Sunday, August 31, 2014

Homily for the 22d Sunday of Ordinary Time

Homily for the
22d Sunday of Ordinary Time
Aug. 31, 2014
Rom 12: 1-2
St. Ursula, Mt. Vernon, N.Y.

“I urge you, brothers and sisters, by the mercies of God, to offer your bodies as a living sacrifice, holy and pleasing to God, your spiritual worship” (Rom 12: 1).

In the ancient world, the Jewish people offered sacrifice to God, and pagans to their supposed gods, in several ways, including burning incense, pouring out wine on an altar, setting aside bread or other food, and especially animal sacrifice:  bulls, sheep, goats, and fowl.  Paul’s readers in Rome would’ve been very familiar with all those practices carried out in the temples of the pagan gods.  In some places, as we read in the OT and we know from the history of the Americas, human sacrifice was practiced.

Abraham preparing to sacrifice Isaac, with a ram caught in a bush nearby--
mosaic in the National Shrine of the Immaculate Conception, Washington
Christ changed all that for his followers.  As the Letter to the Hebrews says, he offered his body once for all (7:27).  No further sacrifice is necessary beyond the body of Christ offered on the cross.  Nothing more need be poured out beyond his blood.

It’s precisely his body and blood that we offer in the Eucharist, offering him to the Father as a sacrifice of praise and atonement, uniting our wills, our hearts, our minds with all that Jesus brought to Calvary—with all of Jesus that was raised up by the Father on the 3d day, so that we might be raised up with Jesus.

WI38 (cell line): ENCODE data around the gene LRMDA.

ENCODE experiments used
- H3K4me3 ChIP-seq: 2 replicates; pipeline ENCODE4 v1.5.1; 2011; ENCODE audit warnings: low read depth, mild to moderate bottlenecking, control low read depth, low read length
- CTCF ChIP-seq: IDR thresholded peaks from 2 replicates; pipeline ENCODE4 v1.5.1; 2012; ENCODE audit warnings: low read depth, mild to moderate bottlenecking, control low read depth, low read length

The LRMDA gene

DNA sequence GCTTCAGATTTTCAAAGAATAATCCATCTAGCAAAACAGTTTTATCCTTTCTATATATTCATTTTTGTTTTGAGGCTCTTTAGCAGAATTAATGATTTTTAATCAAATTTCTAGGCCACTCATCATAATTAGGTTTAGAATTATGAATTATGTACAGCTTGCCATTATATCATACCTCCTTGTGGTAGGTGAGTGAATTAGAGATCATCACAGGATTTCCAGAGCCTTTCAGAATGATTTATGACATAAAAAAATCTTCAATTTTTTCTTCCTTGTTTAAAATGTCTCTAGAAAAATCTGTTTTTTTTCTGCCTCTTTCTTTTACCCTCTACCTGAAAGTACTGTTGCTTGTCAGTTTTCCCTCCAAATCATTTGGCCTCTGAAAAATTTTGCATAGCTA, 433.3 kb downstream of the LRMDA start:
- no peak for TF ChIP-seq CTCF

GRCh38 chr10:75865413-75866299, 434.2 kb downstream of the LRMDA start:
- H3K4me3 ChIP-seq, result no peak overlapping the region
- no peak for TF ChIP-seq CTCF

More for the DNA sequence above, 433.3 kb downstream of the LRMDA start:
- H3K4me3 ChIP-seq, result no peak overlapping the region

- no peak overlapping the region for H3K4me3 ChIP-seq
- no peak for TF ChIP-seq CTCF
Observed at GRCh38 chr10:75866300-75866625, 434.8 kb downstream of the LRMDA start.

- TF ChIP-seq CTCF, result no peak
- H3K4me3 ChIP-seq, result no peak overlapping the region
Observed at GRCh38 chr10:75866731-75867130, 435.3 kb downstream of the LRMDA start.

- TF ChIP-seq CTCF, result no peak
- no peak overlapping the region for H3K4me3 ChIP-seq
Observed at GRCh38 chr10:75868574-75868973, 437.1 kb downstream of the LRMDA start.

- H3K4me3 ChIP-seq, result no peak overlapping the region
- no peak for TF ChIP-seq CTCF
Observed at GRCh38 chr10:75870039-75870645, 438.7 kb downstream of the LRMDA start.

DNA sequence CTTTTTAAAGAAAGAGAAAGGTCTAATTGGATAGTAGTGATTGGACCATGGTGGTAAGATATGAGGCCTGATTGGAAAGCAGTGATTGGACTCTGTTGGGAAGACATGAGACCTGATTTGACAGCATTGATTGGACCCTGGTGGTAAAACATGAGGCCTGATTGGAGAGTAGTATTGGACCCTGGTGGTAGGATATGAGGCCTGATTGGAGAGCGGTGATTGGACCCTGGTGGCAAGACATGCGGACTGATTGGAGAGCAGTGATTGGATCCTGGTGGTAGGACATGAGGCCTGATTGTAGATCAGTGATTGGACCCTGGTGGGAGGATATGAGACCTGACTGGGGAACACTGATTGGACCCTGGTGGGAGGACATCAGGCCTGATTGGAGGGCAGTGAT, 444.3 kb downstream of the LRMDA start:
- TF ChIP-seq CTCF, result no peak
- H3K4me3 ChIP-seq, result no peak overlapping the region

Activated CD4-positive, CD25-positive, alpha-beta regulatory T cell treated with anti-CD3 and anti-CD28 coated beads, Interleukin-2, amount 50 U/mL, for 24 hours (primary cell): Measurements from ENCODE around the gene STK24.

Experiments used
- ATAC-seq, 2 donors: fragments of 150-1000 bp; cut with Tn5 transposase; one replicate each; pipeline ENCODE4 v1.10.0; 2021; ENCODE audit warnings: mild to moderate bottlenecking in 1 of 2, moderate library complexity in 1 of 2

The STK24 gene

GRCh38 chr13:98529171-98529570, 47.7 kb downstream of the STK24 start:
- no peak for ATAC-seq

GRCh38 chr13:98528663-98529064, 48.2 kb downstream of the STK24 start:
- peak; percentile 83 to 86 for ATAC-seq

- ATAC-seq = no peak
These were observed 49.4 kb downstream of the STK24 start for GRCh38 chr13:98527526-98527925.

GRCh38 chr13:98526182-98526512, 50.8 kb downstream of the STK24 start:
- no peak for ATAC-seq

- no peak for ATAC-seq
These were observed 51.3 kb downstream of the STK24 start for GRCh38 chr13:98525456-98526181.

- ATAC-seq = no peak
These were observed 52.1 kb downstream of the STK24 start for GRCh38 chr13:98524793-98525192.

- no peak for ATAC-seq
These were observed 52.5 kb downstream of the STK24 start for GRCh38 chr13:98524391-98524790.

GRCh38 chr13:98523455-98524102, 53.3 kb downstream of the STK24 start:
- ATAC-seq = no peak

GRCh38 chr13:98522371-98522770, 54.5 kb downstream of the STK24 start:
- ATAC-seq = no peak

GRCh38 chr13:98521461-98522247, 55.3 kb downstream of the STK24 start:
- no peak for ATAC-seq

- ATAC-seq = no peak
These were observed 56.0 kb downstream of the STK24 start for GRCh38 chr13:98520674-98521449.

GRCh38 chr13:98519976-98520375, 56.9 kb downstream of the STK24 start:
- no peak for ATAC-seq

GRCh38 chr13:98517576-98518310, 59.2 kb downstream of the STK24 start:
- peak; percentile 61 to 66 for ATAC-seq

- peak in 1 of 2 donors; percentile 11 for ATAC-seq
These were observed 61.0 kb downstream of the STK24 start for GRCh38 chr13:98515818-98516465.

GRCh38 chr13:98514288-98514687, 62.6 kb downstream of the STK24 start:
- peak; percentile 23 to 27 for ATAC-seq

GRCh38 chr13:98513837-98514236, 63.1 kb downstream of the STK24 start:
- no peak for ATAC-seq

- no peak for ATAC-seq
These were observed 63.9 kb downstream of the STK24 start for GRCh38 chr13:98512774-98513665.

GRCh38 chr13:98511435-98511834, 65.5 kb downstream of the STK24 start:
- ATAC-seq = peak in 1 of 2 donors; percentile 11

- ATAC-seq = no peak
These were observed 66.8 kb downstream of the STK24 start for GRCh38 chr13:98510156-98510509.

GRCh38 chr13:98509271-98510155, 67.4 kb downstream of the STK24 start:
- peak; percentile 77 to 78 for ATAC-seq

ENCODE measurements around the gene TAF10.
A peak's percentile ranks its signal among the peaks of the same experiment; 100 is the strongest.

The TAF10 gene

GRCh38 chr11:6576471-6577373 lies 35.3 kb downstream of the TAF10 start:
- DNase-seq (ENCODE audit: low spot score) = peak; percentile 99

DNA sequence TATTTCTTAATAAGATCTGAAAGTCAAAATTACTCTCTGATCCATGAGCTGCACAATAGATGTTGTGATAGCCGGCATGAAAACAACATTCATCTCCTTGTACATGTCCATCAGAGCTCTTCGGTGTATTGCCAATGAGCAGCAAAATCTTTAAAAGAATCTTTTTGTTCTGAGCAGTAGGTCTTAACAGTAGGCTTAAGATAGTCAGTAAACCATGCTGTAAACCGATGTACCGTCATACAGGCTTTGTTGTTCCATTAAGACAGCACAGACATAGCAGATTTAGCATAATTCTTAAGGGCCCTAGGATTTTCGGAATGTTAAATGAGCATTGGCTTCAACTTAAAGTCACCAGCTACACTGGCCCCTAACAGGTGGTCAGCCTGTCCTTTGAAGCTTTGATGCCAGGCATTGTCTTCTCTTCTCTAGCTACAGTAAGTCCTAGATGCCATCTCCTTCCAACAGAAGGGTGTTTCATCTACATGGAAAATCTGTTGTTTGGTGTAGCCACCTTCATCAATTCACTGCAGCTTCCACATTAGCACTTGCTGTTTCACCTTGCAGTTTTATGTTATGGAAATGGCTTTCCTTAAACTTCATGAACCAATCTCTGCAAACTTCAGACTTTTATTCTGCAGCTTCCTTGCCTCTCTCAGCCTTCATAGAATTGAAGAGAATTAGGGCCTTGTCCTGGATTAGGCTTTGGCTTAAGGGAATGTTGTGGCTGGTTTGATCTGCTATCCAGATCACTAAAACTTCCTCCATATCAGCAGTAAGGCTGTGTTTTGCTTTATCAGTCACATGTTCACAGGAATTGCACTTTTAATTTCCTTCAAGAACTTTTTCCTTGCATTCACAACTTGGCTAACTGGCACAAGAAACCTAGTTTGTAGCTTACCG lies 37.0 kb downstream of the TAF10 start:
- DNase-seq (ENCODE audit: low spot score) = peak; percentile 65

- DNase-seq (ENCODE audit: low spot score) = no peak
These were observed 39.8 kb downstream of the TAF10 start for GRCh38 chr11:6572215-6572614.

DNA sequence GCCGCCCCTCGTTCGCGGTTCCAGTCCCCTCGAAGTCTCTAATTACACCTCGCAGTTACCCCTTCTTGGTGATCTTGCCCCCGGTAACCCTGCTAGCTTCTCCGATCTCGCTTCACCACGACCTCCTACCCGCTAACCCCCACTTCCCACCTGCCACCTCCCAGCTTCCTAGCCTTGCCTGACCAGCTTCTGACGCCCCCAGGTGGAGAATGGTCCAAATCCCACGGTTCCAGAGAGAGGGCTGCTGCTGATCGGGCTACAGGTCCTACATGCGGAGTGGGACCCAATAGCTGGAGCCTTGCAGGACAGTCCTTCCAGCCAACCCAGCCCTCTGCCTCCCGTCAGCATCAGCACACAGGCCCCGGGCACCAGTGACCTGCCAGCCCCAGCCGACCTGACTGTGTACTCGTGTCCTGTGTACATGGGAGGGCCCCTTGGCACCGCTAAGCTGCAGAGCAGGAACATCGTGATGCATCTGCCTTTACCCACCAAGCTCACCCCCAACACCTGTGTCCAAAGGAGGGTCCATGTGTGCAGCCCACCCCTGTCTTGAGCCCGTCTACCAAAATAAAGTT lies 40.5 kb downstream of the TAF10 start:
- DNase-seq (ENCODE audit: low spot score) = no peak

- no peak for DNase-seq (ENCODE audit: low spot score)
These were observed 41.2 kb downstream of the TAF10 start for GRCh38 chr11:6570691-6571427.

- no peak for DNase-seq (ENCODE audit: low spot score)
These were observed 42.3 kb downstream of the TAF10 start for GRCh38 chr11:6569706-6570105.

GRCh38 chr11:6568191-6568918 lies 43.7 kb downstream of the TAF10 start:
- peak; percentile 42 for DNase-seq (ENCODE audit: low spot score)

But this morning St. Paul urges us to take another sacrificial step:  “offer your bodies as a living sacrifice.”

A living sacrifice, not a dead one, like the animals slain upon an ancient altar, and their bodies then either burned or consumed in a sacred meal.

How do we followers of Christ offer our bodies as living sacrifices?  I’ll suggest 3 ways.

1st, when we come to worship the Father thru Christ our Lord, led by the Holy Spirit, we worship not only with our souls and our minds but with our bodies.  Some Christians really put their bodies into their worship—the “holy roller” type and those we call charismatics.  In some cultures, even ordinary Catholic worship is extremely lively; if you’ve ever been to the Bahamas or to Africa, you’ve seen that, and you might very well see it in an Afro-American parish.  The more sedate Catholic culture that we’re familiar with, whether it’s influenced by the Irish or the Italians or the Germans or the Poles, doesn’t go for the shaking, the dancing, the hand-waving, and shouting “Hallelujah” and “Amen” during the sermon.  But we still worship God with our bodies:  we sit, we kneel, we stand, we process, we respond verbally, we sing, we burn incense, we light candles, we use art and music, we celebrate sacraments that appeal to our senses of sight, sound, taste, touch, and smell—we pour water and smear oil, we touch and taste the Holy Eucharist, we vocalize our sins and hear the words of divine pardon, husbands and wives give their bodies to each other, in all of this worshiping God with our bodies, offering our whole bodies and our whole hearts to God in union with Christ’s self-offering.

Yes, we use water!
I think I lifted this pic from The Deacon's Bench